Kennedy visits Hiroshima A-bomb museum for first time as U.S. envoy

Kyodo

U.S. Ambassador to Japan Caroline Kennedy on Friday visited the Hiroshima museum showcasing devastation from the 1945 atomic bombing for the first time since she took up her current post in 2013.

“It is a solemn honor to visit this place. All who came here must feel a renewed commitment to work for peace in our troubled world,” Kennedy wrote as a message on the visitor’s register at the Hiroshima Peace Memorial Museum.

“We are grateful to the people of Hiroshima for their inspiring leadership and moral courage,” she added, after looking at the mementos including lunch boxes and clothing of victims.

Before visiting the museum, Kennedy, accompanied by Hiroshima Mayor Kazumi Matsui, offered flowers at the cenotaph for atomic bomb victims in Hiroshima Peace Memorial Park.

“I asked the ambassador to take even one or two steps to make it a nuclear-free world as called for by President (Barack) Obama,” Matsui told reporters, referring to a 2009 statement Obama gave in Prague.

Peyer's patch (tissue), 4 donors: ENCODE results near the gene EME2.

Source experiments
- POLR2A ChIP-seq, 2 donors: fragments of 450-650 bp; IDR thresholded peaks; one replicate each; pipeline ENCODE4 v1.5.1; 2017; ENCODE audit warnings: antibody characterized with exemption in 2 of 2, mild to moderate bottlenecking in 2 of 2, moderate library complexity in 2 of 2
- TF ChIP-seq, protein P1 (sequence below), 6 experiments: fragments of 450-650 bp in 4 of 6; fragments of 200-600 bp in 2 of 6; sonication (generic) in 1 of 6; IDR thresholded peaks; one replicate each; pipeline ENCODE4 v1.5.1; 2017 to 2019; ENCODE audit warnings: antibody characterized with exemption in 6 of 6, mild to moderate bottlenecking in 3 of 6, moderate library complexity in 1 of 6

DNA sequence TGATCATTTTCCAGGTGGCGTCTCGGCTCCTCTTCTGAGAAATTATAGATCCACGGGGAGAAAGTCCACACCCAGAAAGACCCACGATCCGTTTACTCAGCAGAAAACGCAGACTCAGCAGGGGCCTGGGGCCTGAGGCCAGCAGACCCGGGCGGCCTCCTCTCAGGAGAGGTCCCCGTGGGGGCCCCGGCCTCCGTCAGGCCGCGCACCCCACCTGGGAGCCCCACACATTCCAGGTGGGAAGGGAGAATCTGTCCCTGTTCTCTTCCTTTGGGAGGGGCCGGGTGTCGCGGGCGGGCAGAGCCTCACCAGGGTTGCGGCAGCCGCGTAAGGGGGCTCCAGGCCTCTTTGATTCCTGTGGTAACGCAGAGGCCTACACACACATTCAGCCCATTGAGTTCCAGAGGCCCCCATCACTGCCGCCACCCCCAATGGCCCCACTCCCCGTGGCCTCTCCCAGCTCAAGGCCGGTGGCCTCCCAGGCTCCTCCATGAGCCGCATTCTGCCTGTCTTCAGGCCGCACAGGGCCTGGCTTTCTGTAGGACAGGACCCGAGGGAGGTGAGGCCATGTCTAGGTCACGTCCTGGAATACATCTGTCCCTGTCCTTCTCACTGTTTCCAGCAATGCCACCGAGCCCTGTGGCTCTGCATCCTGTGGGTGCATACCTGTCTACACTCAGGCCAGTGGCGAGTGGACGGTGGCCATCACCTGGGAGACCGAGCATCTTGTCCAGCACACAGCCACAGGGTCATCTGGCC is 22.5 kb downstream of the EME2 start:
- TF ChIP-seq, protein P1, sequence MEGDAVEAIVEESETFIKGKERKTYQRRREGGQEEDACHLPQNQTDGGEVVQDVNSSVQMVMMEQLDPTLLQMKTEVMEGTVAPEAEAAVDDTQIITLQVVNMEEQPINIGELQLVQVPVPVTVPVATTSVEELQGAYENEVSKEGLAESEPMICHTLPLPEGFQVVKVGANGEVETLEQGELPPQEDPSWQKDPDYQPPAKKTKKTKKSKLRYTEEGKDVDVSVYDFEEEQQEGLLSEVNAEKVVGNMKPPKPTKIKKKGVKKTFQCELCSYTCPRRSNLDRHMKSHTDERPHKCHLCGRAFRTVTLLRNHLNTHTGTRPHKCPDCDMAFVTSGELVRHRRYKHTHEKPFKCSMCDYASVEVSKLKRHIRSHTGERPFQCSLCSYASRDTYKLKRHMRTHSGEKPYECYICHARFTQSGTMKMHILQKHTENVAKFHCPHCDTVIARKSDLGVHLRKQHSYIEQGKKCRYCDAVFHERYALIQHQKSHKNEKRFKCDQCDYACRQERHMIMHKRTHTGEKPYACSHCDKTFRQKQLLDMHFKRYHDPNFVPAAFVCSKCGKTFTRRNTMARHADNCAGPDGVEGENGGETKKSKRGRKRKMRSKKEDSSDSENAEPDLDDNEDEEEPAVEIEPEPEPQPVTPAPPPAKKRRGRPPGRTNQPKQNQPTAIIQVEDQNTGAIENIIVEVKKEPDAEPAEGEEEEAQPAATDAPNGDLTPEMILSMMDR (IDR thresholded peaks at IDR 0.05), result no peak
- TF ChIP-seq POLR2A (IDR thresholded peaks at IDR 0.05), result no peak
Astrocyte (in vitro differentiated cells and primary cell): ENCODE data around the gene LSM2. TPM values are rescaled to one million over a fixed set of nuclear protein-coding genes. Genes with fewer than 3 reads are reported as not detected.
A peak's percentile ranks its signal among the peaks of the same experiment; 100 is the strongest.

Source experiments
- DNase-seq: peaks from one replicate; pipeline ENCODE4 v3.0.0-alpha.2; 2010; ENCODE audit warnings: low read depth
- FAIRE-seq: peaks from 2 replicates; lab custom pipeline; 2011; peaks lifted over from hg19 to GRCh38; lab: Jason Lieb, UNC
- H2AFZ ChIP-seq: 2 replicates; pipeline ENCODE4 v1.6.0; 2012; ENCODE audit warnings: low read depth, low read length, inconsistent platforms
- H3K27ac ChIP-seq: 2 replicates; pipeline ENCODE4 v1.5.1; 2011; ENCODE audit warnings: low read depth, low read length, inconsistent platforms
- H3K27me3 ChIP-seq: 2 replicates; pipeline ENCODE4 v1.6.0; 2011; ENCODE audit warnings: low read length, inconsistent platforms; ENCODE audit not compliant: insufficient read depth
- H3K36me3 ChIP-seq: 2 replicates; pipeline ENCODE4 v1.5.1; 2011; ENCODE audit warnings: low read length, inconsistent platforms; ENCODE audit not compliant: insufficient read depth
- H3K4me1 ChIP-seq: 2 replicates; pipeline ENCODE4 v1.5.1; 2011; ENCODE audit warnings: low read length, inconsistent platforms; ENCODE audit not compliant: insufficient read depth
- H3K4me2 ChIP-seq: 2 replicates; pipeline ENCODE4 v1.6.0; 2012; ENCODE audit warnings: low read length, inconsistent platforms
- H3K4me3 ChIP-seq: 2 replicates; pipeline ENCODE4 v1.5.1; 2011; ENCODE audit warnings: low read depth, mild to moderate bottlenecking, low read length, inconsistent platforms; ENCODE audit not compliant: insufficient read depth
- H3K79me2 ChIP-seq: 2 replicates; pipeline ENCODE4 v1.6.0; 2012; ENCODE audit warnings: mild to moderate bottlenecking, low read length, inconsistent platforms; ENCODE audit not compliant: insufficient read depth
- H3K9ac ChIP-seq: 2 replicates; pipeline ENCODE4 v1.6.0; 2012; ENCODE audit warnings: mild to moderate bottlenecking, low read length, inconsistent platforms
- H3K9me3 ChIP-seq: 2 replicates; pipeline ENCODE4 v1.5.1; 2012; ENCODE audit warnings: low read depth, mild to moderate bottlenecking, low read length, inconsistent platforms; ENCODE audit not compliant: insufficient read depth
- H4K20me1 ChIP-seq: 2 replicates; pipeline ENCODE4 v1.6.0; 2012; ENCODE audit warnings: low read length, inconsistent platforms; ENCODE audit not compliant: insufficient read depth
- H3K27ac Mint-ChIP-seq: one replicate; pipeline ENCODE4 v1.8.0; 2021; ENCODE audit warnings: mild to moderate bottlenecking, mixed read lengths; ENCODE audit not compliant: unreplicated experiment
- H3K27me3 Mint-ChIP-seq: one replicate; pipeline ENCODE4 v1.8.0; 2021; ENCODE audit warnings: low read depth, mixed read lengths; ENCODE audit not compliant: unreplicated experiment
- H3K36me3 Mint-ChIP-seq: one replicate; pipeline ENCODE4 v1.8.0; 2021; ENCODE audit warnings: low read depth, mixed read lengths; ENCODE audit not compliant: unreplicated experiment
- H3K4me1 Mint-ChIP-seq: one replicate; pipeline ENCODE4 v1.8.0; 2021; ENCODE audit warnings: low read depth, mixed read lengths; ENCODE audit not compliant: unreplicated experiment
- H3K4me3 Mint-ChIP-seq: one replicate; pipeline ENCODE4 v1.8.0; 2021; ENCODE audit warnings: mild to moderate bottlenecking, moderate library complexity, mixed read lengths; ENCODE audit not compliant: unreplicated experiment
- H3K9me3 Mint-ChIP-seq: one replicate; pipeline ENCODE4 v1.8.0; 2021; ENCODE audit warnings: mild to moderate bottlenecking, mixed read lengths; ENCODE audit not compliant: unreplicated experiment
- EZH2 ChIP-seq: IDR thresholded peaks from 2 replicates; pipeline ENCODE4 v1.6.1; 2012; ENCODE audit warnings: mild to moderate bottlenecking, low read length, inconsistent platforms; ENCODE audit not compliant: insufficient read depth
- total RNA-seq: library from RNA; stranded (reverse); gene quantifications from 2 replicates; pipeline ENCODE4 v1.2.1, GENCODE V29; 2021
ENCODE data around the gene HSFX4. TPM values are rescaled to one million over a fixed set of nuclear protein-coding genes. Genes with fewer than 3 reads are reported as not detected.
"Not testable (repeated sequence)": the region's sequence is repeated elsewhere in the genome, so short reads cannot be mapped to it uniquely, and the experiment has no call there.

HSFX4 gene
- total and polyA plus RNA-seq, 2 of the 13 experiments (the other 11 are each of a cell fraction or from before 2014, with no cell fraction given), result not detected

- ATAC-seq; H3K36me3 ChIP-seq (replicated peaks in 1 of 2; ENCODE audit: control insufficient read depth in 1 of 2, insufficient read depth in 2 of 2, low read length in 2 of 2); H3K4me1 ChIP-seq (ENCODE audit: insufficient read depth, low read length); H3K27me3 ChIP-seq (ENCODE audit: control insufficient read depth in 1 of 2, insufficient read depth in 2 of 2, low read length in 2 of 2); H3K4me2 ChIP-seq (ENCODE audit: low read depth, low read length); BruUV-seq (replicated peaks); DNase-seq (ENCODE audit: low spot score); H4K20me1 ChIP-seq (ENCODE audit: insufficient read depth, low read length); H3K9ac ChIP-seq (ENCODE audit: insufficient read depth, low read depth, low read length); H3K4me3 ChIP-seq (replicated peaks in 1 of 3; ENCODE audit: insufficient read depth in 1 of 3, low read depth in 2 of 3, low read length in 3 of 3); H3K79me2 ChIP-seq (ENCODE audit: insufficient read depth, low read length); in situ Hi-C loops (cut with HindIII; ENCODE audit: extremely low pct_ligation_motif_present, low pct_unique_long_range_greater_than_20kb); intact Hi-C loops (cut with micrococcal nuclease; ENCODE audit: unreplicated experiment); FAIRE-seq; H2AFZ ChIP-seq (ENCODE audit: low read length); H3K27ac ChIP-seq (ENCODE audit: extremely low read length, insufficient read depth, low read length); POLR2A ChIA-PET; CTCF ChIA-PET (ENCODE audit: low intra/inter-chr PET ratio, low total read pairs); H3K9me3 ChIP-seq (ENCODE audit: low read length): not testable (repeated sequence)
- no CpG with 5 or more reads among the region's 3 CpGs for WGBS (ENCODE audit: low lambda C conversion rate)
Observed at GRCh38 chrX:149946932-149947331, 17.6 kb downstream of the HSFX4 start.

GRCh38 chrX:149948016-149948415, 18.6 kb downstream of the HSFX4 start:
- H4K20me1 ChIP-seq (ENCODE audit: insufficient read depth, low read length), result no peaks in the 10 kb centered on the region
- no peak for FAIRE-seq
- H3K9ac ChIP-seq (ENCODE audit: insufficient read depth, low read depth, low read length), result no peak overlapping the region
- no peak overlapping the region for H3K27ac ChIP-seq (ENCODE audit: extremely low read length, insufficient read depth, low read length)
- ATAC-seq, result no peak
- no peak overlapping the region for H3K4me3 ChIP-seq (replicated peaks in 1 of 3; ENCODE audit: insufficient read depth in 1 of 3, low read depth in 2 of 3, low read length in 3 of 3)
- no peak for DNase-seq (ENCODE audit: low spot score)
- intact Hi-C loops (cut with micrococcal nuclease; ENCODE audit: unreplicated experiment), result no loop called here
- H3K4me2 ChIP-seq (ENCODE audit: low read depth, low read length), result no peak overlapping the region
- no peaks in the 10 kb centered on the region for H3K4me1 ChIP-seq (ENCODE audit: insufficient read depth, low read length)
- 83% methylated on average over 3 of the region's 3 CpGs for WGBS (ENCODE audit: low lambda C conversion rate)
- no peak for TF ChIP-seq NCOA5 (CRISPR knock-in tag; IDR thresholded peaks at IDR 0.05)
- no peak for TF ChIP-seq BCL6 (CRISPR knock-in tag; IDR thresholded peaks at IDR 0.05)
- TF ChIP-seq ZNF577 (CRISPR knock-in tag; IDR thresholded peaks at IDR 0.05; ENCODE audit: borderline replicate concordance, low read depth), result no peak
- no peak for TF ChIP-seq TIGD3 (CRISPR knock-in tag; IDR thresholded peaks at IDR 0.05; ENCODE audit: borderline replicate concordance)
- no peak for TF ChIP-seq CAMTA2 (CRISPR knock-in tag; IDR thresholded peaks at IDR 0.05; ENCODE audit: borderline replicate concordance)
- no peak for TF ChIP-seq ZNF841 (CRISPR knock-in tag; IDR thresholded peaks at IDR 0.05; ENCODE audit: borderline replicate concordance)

The ambassador also planted dogwood trees, a symbol of friendship between Japan and the United States, on a road near the park as part of a U.S. project to present a total of 3,000 dogwood trees across Japan.

Kennedy previously visited the museum during her first visit to Japan in 1978. Although the ambassador participated last year in Hiroshima’s peace memorial ceremony, held on the Aug. 6 anniversary of the atomic bombing, she did not visit the museum on that occasion.